what

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English[edit]

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Etymology[edit]

From Middle English what, from Old English hwæt (what), from Proto-Germanic *hwat (what), from Proto-Indo-European *kʷód (what), neuter form of *kʷós (who). Cognate with Scots what (what), North Frisian wat (what), Saterland Frisian wat (what), West Frisian wat (what), Dutch wat (what), Low German wat (what), German was (what), Danish hvad (what), Swedish vad (what), Icelandic hvað (what), Latin quod (what, which).

Pronunciation[edit]

Pronoun[edit]

what

  1. (interrogative) Which thing, event, circumstance, etc.: used interrogatively in asking for the specification of an identity, quantity, quality, etc.
  2. (relative, nonstandard) That; which.
  3. (relative) That which; those that; the thing that.
    • 2013 June 21, Oliver Burkeman, “The tao of tech”, The Guardian Weekly, volume 189, number 2, page 48: 
      The dirty secret of the internet is that all this distraction and interruption is immensely profitable. Web companies like to boast […, or offering services that let you "stay up to date with what your friends are doing", [] and so on. But the real way to build a successful online business is to be better than your rivals at undermining people's control of their own attention.
    he knows what he wants;  what is tossed upward falls back down

Translations[edit]

Adverb[edit]

what (not comparable)

  1. In some manner or degree; in part; partly; usually followed by with.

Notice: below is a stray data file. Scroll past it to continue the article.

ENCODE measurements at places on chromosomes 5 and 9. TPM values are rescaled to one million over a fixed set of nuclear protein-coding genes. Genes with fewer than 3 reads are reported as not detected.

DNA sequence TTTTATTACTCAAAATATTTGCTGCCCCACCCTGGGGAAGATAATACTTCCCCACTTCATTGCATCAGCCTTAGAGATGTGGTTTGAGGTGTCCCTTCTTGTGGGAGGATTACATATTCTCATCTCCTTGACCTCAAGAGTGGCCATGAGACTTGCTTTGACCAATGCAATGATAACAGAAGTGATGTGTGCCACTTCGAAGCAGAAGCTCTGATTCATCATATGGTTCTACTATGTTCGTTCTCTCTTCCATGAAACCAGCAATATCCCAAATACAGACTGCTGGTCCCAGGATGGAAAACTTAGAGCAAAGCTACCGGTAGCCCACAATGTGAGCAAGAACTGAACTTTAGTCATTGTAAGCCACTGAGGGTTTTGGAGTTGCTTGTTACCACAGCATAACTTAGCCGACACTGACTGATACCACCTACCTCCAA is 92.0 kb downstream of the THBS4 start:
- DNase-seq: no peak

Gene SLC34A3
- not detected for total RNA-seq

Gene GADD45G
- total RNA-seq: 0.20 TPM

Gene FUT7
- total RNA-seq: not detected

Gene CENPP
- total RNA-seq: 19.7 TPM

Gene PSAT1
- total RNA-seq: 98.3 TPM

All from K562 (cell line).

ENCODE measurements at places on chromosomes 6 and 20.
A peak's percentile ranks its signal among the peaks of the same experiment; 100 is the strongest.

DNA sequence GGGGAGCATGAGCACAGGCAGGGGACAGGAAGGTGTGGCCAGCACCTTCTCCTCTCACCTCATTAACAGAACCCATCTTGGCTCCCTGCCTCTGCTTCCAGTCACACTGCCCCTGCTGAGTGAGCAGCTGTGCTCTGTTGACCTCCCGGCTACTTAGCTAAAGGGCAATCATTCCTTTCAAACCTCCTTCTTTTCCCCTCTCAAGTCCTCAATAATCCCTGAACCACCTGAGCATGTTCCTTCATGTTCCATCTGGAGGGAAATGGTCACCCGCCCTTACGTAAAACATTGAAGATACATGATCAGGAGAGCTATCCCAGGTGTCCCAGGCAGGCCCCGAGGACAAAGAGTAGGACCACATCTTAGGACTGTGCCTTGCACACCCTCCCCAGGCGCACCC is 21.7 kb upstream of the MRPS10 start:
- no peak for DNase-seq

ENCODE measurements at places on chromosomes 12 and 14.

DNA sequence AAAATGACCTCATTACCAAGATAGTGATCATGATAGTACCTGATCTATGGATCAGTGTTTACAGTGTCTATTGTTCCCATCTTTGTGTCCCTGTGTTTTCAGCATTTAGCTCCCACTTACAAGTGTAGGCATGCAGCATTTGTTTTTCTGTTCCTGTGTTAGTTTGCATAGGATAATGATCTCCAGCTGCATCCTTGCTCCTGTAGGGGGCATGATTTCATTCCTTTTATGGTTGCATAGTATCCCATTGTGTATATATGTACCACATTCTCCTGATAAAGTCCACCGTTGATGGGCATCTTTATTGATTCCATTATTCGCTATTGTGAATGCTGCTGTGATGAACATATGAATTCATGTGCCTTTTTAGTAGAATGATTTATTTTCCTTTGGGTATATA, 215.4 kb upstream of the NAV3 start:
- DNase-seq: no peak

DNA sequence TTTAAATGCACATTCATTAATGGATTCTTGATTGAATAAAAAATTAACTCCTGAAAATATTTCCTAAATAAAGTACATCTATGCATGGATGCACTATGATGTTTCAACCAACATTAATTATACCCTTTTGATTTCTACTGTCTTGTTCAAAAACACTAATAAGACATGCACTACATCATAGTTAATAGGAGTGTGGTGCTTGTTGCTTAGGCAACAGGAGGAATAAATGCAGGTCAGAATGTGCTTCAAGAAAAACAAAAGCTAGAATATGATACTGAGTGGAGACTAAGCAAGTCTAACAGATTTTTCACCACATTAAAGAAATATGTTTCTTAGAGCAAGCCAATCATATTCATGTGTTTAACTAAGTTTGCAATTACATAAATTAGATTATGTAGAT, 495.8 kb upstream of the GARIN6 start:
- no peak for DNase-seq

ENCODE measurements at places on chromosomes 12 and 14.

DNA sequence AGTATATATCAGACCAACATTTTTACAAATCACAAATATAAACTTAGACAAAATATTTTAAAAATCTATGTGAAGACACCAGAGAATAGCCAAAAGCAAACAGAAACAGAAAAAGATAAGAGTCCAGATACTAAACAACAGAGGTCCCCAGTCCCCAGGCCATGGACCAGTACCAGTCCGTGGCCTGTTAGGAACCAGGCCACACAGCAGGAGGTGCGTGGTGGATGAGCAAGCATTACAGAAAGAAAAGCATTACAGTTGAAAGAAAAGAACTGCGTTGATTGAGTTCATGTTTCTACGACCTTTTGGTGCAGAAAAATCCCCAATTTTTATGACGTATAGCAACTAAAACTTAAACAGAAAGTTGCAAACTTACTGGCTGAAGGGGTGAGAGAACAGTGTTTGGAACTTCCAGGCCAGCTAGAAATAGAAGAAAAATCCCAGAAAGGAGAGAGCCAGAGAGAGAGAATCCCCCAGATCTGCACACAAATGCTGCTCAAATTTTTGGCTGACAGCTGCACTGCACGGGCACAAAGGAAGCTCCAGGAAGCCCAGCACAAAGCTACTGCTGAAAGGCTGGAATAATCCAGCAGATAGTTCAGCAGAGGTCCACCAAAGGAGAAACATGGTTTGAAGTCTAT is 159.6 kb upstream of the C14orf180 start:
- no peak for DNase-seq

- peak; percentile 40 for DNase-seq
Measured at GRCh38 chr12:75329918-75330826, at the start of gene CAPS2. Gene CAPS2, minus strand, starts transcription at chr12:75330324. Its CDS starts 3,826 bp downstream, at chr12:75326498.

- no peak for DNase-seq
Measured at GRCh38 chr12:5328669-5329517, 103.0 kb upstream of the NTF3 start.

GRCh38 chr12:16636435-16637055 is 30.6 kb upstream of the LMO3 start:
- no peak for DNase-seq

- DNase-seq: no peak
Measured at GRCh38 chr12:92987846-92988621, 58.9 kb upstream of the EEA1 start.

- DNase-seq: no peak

What with singing and joking, the time passed quickly.
  2. Such.
    What a pity.
    What a beautiful day!
  3. (obsolete) Why?
    • (Can we date this quote?) Chaucer
      What should I tell the answer of the knight?
    • (Can we date this quote?) John Milton
      But what do I stand reckoning upon advantages and gains lost by the misrule and turbulency of the prelates?
  4. (now rare) Used to introduce each of two coordinate phrases or concepts; both…and.
    • 1485, Syr Thomas Malory, Le Morte Darthur, Bk.III, Ch.primum:
      And as for on C good knyghtes I haue my self / but I fawte / l / for so many haue ben slayne in my dayes / and so Ladegreans delyuerd his doughter Gweneuer vnto Merlyn / and the table round with the C knyghtes / and so they rode fresshly with grete royalte / what by water and what by land / tyl that they came nyghe vnto london

Synonyms[edit]

Translations[edit]

The translations below need to be checked and inserted above into the appropriate translation tables, removing any numbers. Numbers do not necessarily match those in definitions. See instructions at Help:How to check translations.

Interjection[edit]

what

  1. An expression of surprise or disbelief.
    • 1605 Wm. Shakespeare, King Lear
      What, have his daughters brought him to this pass?
    What! That’s amazing.
  2. (UK, colloquial, dated) Is that not true?
    It’s a nice day, what? (sometimes repeated, e.g.: What-what?)

Translations[edit]

Determiner[edit]

what

  1. Which; which kind of.
    What shirt are you going to wear?
    What time is it?
    What kind of car is that?
  2. How much; how great (used in an exclamation).
    What talent he has!
    What a talent!

Translations[edit]

The translations below need to be checked and inserted above into the appropriate translation tables, removing any numbers. Numbers do not necessarily match those in definitions. See instructions at Help:How to check translations.

Derived terms[edit]

Noun[edit]

what (uncountable)

  1. (obsolete) something; thing; stuff
    • Spenser
      They prayd him sit, and gave him for to feed / Such homely what as serves the simple clowne, / That doth despise the dainties of the towne []

Statistics[edit]

Anagrams[edit]